In its statement of objections filed in court, the state government has sought for dismissing the petition stating that neither the students nor the aggrieved person are before the court. All the writ petitioners are persons having private interest in the matter.
Further, it is said, "The Government Orders dated 07.08.2021 passed by the State Government is well reasoned and justified. Prescription of Kannada language as one of the two languages for all the students pursuing higher education is necessary to assimilate the Non-Kannadigas into the Kannada regional language, culture and thus it is not contrary to the constitutional principles. Kannada language has not been made as the medium of instruction in Higher Education."
It is mentioned that, "Study of Kannada language for 4 semesters has been made compulsory only to those Kannadigas who have studied Kannada at School level. Every student can study one other language of his choice. For students from outside Karnataka/ outside India, and for those students from within Karnataka who have not studied Kannada at School level, only "Functional Kannada" has been made mandatory for only one semester."
Moreover, "Functional Kannada" will have a separate curriculum specifically designed to help these students in day-to-day communication. This will facilitate the assimilation of these students in Karnataka, as well as help them interact with the local populace. It adds, "Therefore, there is no violation of Article 19 of the Constitution."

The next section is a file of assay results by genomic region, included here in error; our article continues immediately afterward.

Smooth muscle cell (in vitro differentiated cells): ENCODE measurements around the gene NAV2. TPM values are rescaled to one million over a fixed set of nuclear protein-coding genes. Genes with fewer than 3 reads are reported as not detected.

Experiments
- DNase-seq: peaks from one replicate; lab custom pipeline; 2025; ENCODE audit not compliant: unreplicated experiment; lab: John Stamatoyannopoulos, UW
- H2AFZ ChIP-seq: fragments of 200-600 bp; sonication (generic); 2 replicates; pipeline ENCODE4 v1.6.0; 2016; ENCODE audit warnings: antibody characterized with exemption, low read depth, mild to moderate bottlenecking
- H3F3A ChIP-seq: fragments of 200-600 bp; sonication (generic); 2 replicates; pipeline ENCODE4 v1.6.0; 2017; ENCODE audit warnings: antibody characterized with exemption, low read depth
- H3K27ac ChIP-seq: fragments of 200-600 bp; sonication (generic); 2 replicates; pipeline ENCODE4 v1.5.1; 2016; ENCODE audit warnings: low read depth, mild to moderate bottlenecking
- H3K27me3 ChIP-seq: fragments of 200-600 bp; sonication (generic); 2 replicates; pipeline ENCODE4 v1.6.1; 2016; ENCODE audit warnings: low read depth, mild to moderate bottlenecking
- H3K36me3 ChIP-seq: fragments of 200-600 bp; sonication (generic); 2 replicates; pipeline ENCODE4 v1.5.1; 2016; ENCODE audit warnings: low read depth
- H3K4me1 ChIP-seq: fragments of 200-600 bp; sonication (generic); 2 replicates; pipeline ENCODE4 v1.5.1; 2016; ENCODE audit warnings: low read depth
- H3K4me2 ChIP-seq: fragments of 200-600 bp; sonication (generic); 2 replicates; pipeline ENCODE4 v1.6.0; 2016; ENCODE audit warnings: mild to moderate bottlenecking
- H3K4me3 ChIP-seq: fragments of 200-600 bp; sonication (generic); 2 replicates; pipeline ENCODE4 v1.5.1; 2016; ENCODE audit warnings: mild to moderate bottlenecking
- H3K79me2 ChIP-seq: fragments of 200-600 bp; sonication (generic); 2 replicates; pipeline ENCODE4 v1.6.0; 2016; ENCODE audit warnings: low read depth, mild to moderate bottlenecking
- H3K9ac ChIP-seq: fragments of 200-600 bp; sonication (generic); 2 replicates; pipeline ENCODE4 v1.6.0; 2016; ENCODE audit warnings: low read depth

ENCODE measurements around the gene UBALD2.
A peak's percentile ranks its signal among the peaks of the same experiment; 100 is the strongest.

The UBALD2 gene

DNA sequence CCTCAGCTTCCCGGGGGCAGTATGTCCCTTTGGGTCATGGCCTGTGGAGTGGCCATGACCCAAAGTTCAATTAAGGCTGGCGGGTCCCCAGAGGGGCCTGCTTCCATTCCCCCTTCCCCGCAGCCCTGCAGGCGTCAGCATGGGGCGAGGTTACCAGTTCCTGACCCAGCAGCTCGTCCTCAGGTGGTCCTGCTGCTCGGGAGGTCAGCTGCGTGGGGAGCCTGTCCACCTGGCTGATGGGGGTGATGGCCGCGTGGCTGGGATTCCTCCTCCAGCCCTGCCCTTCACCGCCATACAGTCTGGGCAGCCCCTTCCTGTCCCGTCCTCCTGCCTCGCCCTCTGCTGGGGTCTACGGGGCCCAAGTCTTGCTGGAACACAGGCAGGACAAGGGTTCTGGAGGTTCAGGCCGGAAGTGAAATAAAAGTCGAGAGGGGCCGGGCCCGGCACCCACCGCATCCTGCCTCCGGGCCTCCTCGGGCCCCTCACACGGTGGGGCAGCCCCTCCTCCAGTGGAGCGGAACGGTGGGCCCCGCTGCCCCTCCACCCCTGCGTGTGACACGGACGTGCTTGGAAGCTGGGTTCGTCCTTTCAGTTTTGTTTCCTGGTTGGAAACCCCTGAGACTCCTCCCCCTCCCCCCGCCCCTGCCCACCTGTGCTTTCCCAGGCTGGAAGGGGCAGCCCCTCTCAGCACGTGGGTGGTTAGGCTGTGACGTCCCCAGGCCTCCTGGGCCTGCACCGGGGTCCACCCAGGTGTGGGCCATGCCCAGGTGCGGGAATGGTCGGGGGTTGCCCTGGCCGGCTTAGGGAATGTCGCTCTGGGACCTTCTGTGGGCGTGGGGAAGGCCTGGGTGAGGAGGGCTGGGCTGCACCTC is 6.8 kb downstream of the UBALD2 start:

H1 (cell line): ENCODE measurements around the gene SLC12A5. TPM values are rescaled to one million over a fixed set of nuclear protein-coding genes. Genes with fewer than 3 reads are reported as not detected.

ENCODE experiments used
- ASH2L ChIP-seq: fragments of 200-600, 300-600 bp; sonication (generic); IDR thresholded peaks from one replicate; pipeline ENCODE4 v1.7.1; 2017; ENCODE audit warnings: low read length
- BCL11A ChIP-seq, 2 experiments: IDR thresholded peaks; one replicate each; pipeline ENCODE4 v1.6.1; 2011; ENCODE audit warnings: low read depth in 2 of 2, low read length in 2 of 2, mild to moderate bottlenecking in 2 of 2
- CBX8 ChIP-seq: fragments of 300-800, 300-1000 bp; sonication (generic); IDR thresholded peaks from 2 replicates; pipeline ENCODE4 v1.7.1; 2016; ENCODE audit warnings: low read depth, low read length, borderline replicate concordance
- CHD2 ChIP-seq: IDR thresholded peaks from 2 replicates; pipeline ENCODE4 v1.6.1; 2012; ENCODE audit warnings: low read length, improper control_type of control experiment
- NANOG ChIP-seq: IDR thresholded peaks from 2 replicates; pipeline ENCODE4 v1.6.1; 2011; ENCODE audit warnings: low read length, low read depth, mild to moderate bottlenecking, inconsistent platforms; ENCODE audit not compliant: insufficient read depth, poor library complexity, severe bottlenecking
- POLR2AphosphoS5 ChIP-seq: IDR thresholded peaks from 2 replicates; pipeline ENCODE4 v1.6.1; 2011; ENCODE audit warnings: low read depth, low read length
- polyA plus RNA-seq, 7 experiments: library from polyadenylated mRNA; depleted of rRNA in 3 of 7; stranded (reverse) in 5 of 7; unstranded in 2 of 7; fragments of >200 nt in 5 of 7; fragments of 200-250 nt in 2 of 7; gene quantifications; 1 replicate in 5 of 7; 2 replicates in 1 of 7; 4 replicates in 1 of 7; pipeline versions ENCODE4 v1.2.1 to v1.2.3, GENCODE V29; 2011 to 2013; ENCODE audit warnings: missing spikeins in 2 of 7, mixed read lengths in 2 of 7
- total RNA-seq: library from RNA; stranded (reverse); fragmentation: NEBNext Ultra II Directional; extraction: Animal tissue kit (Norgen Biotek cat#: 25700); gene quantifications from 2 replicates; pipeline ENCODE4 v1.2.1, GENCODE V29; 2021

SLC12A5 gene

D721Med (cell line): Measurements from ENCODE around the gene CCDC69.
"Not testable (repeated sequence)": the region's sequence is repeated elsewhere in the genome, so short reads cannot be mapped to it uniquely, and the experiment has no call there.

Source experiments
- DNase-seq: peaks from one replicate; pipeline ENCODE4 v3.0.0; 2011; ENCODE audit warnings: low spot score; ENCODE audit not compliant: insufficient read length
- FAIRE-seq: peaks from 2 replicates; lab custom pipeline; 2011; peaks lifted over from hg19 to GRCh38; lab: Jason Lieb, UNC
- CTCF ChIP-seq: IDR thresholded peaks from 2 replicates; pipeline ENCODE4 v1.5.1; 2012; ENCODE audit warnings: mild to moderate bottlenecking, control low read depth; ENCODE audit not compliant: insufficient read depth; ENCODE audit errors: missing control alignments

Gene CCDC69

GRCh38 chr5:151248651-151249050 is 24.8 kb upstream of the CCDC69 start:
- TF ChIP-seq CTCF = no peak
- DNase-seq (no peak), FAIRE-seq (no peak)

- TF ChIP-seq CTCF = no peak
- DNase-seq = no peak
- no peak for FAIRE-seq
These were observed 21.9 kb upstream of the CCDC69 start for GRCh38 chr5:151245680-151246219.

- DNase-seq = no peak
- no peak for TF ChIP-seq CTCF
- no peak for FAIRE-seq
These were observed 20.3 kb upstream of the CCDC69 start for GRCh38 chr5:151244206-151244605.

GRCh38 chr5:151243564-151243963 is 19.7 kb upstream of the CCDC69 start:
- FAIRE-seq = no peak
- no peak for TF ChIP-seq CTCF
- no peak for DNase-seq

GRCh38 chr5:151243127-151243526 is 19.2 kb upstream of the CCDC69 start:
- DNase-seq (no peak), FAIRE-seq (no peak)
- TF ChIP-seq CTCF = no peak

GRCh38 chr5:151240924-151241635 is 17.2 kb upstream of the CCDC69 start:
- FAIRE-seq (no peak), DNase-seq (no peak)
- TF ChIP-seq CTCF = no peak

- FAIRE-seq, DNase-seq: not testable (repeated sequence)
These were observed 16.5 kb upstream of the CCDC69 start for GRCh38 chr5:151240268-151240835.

The objection also states, "The Government Orders which are impugned in the Writ Petition have been passed after taking into consideration the provisions of National Education Policy the report of Dr.V.K. Gokak Committee and the need to spread the regional language. Therefore prescribing the Kannada language as one of 2 languages to be studied is not against the fundamental right of any of the students. The larger welfare of the students community has been kept as a paramount consideration."
It is also said, "The State of Karnataka has a right to determine the policies which help the development of regional language. Therefore, the students, who have not studied Kannada up to 10th Standard, who have completed their schooling outside the State of Karnataka would be required to choose Kannada language out of 2 languages, during one semester as against four semesters applicable to regular students. And the syllabus contains only functional Kannada to be learnt during one semester in the first year."
The state government has also cited the example of students pursuing Engineering through Visveshwaraiah Technical University, wherein State has prescribed functional Kannada as one of the languages for Non-Kannadigas for 6 months during the first year of Engineering course. It is said, "Having experienced the advantages and the benefits of the said experiment, the State of Karnataka has realized the importance of introducing functional Kannada for all students, who have not studied Kannada in school level."
Case Title: Samskrita Bharati Karnataka Trust v. Union Of India
Case No: WP 18156/2021